Google
 

Friday, December 28, 2007

Chemistry Practical Question

This is one of the latest question sent in on Chemistry Practical. It's a good question which I think some students would love to find out the answers as well, isn't it? ;)

Open for discussion. Feel free to contribute!

I wanted to ask what's the correct/appropriate way to wash test tubes when you're having a Chemistry practical? Because i've faced shortage of time, and it's because i wasted a lot of time to wash my test tubes. Some students maybe more "kiasu" and they washed the test tubes multiple times to ensure it's clean.

For example, i've 6 test tubes, but i'm required to do 7 or 8 experiments, so i've got to wash the test tubes. However, the test tube i'm re-using again, may have traces of the previous solution left and thus, affecting the result of the current one. Please do advise me on the correct and advisable method to wash my test tubes!


Is it okay to wash my test tube just with plain tap water or distilled water? Or both? And i do believe most schools provide a brush, which can fit into the test tube to remove solid particles or ppt which hardens and stays in the test tubes, am i required to use it, or it can be ignored?

This is approximately how i wash my test tube

1. I empty the solution into the sink
2. I rinse the test tube with tap water first
3. Then, i rinsed it again with distilled water.

I've another question on Chemistry practical. My teacher once mentioned that if you're doing titration, e.g. you're given Solution P and Solution R, to put the respectives into the burette or pipette, she told me that if you're pouring Solution P into the pipette for titration, you can just simply wash it with Solution P and need not wash it with distilled or tap water anymore. How true is that?

3 comments:

Gary said...

What i think is we can actually forgo the rinsing of test-tube(tap-water) and just wash with distilled water directly.Distilled water is in fact cleaner than tap-water,right?

I think it is safer to wash with distilled water then putting in your solution.

Because in titration,everything MUST BE CLEAN!What i do for prac is just spam distilled water forgoing tap-water.Its simply a waste of time washing anything with tap water.(I use a lot of distilled water since i don't use water)

Correct me if I'm wrong!Thanks in advance.

Gary

ruth said...

Hmmm!
Just food for thought, but I don't think most of you realise that, during our normal chemistry practicals, the distilled water provided on the table is usually tap water. It's just far too impractical and not economical to have so much distilled water on hand just for practices.
Seeing that our results are pretty accurate during our practices, so how bad can it really be?
At least that's my view for QA
In my two years of studying for Os, I've only seen the absence of cleaning the testtube with distilled water affecting my experiment once.

As for VA, during titration, it's wiser to do a thorough cleaning. I had the same problem bout the time management. But I still believe that doing a thorough, slow and steady job is a MUCH better idea.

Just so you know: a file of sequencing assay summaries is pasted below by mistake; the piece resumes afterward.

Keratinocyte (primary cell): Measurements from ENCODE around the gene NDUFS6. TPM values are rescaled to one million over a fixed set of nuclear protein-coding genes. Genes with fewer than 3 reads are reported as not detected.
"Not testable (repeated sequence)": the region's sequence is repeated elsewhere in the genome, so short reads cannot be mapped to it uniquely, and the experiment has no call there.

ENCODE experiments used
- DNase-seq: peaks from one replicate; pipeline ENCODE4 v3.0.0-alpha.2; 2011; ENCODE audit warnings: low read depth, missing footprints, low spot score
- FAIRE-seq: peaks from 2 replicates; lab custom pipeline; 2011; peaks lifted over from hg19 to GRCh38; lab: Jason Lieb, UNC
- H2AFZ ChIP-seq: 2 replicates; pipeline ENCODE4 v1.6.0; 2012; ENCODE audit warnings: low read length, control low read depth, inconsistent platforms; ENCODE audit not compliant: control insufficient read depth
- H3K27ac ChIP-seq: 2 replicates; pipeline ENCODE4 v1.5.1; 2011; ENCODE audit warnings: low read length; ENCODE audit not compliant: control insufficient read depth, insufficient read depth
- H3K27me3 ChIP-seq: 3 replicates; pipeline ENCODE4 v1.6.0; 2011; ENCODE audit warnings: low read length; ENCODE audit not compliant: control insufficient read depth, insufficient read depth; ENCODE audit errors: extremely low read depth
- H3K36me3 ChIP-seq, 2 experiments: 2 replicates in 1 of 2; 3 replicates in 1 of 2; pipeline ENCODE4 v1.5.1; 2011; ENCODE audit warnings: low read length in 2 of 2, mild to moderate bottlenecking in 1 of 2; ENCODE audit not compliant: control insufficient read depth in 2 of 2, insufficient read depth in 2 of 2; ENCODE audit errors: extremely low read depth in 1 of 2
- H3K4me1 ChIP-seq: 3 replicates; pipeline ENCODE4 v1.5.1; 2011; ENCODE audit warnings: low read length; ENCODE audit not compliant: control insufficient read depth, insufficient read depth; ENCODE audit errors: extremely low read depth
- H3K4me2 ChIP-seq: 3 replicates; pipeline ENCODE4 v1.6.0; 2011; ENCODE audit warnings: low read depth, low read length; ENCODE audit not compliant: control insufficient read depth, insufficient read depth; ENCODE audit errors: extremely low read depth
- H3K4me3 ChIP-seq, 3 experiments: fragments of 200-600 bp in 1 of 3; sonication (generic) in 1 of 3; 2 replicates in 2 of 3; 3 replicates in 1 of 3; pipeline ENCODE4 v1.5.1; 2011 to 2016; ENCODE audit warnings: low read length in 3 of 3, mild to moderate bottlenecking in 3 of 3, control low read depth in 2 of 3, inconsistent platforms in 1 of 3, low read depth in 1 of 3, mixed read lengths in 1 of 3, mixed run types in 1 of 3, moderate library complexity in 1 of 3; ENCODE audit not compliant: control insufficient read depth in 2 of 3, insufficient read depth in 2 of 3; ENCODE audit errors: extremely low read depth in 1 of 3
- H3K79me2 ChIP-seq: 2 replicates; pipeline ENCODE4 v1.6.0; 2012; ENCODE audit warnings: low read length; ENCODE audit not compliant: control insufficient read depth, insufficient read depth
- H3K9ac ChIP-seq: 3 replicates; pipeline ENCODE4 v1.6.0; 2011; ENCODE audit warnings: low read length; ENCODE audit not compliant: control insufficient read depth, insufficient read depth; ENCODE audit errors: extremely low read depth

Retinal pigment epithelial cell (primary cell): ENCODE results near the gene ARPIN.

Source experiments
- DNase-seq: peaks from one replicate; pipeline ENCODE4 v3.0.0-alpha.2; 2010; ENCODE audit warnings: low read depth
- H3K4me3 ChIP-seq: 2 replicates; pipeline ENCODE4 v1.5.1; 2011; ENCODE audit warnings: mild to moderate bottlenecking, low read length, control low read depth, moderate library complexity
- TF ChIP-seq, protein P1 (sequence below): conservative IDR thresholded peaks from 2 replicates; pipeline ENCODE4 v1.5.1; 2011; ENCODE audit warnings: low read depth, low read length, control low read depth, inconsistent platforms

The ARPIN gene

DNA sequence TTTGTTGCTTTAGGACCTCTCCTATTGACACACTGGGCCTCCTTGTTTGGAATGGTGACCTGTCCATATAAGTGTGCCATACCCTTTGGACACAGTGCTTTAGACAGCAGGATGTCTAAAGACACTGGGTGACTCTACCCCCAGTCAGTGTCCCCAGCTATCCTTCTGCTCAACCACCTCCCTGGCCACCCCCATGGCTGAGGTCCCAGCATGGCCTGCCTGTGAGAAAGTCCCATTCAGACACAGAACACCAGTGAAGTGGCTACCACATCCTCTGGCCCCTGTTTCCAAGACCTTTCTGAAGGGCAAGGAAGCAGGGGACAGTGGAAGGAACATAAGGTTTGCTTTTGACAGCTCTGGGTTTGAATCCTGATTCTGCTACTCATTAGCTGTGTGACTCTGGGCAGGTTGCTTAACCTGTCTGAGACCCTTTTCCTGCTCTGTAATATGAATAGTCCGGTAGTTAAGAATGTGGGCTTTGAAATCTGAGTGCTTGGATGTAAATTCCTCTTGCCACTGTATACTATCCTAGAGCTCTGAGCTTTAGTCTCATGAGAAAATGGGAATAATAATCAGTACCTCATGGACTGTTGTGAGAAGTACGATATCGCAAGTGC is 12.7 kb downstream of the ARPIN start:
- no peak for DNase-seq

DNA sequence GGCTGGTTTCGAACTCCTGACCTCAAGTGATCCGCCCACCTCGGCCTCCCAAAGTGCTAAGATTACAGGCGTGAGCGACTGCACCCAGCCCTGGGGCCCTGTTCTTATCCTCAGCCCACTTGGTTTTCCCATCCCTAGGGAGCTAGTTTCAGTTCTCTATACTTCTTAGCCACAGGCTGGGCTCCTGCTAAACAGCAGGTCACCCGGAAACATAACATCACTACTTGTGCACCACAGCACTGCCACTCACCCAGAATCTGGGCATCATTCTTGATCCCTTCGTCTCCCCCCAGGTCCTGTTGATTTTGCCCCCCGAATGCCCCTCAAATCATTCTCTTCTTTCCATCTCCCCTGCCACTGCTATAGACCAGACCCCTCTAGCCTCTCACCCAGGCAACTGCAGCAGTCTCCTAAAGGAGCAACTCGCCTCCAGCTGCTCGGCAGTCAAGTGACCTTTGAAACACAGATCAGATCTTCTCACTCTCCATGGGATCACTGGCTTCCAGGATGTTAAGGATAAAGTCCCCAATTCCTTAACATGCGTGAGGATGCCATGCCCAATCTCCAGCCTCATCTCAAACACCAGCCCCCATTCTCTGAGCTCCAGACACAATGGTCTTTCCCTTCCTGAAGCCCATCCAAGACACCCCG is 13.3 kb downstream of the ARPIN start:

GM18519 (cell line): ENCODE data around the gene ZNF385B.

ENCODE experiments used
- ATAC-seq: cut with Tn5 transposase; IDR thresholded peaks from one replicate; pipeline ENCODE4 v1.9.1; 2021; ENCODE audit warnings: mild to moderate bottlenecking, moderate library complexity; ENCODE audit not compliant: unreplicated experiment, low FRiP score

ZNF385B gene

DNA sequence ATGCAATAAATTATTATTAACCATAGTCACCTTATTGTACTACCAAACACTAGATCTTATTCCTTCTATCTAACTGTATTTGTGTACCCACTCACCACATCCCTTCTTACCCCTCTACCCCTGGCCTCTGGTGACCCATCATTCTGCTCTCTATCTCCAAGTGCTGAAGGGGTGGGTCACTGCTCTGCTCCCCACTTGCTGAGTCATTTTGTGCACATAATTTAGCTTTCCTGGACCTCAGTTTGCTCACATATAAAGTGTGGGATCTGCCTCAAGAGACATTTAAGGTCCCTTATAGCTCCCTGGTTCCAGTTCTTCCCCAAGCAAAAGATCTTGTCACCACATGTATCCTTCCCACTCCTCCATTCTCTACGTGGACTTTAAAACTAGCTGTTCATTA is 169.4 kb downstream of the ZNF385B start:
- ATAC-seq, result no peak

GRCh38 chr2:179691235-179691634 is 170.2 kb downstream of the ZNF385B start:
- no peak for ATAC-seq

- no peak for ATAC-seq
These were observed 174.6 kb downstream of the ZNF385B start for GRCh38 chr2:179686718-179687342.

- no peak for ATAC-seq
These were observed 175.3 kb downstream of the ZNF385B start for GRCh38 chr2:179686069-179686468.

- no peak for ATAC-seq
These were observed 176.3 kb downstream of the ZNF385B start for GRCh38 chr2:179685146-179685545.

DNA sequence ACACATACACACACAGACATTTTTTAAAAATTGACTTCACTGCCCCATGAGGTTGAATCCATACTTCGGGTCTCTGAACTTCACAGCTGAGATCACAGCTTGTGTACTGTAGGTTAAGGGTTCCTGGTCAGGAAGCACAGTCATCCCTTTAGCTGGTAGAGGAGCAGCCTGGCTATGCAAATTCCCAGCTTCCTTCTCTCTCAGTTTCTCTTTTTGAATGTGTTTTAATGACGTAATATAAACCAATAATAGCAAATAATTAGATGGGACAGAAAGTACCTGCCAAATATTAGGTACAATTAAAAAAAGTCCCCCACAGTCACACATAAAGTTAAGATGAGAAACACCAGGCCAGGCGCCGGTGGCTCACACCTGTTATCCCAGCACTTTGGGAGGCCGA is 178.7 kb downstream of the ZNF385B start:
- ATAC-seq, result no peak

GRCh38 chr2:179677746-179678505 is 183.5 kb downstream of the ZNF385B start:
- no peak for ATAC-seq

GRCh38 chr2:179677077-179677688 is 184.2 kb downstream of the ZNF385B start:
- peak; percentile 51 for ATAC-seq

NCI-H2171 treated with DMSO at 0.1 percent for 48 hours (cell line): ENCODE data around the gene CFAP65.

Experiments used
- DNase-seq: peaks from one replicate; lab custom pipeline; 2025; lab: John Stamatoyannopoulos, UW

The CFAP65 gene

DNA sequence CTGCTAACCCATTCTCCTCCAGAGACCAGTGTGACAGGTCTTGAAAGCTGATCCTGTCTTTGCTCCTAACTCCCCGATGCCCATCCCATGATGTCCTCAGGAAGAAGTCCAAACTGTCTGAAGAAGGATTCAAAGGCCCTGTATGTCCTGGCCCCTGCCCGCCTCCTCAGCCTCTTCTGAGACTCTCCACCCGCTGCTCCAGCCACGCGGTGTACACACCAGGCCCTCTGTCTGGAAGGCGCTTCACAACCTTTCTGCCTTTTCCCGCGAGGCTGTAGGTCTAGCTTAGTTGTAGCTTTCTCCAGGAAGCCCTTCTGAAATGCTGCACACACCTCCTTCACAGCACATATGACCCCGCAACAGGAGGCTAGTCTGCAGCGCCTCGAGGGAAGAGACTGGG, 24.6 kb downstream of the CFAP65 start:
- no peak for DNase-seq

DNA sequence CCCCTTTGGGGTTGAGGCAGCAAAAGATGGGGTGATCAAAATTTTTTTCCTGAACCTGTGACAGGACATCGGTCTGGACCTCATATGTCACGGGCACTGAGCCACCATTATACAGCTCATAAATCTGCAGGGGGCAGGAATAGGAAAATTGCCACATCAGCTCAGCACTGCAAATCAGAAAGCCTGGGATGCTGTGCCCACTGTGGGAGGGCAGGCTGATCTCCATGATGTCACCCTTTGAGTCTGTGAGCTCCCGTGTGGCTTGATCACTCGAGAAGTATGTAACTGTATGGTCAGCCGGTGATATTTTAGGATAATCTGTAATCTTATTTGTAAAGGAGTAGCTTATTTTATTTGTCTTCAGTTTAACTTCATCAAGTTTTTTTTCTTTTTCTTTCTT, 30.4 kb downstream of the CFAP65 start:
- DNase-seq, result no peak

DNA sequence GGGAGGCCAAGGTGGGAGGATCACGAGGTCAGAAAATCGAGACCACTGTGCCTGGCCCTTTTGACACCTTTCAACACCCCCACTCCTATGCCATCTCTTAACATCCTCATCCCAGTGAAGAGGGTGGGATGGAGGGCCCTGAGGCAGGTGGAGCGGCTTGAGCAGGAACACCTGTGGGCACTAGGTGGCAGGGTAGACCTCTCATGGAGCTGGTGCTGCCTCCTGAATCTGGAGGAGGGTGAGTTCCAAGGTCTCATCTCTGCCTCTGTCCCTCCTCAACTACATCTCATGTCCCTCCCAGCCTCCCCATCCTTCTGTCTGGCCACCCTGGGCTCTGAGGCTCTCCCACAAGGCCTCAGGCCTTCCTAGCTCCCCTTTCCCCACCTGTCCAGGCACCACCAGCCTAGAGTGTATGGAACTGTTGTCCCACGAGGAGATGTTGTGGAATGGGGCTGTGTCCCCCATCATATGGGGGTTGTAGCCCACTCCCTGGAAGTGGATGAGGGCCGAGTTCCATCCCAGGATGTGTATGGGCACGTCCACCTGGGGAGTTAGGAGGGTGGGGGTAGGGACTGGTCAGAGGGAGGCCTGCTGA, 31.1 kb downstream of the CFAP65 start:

After my Os and prelims, when we compared results to the teacher (in case you don't know, your results are compared to your teacher's who did it earlier, so technically it's wiser to take heed to your teacher's method, maybe ) mine was very accurate compared to others who kinda just raced through it.

BTW be careful of experiments using methyl orange. BE EXTREMELY CAREFUL BOUT THE COLOUR CHANGE. Super tricky. This year, they made the stop point change from red to orange(I think) instead of colourless to orange. Super frustrating and lots of people messed up their VA measurements cause of this.
YUP
Jia you, O level batch of 2008!

Sean Chua said...

Halo students and ex-students,
I am Sean, the co-author of this O Level Blog (for the Chemistry part)

All of you have highlighted some important points here with regards to the correct procedure for chemistry practical.

Let me sum it up with the most comprehensive & time effective method that i have came up with several teachers:

During Volumetric Analysis and Qualitative Analysis, what we are testing on are essentially the reactions between ions, i.e. Cations and Anions. And this is a very impt clue on how we should conduct the practical.

I would suggest the following steps if you need to wash the test-tubes cos u need to re-use:
1) Choose the test-tube that contains only solution (colored or colorless).
2) Pour the content into the sink.
3) Wash once with distlled water.
4) Use brush to scrup few quick times.
5) Use distilled water to wash tubes thoroughly with two more washings.
6) Ready for next test.

PS: Tap water should not be used as they contains Ions, and those ions present might interfere with your results. Distilled water has less of such problems.

PSS: Soap should not be used cos generally they are alkaline and contains the anion OH- hydroxide ions, which might interfere with results.

PSSS: Choos a tube that contains solution instead of one that contains PPT. This will prevent waste of time in washing tubes.

Hope you will find this information useful.

Btw, i have migrated to a new website to focus on O Level Chemistry. Do visit us there to find out more effective study methods and exam tips.

For this New Year, i have prepared a present for all. A FREE Video on Tips for Balancing of Chemical Equations. Go download for FREE at www.simplechemconcepts.com

Cheers
Sean =)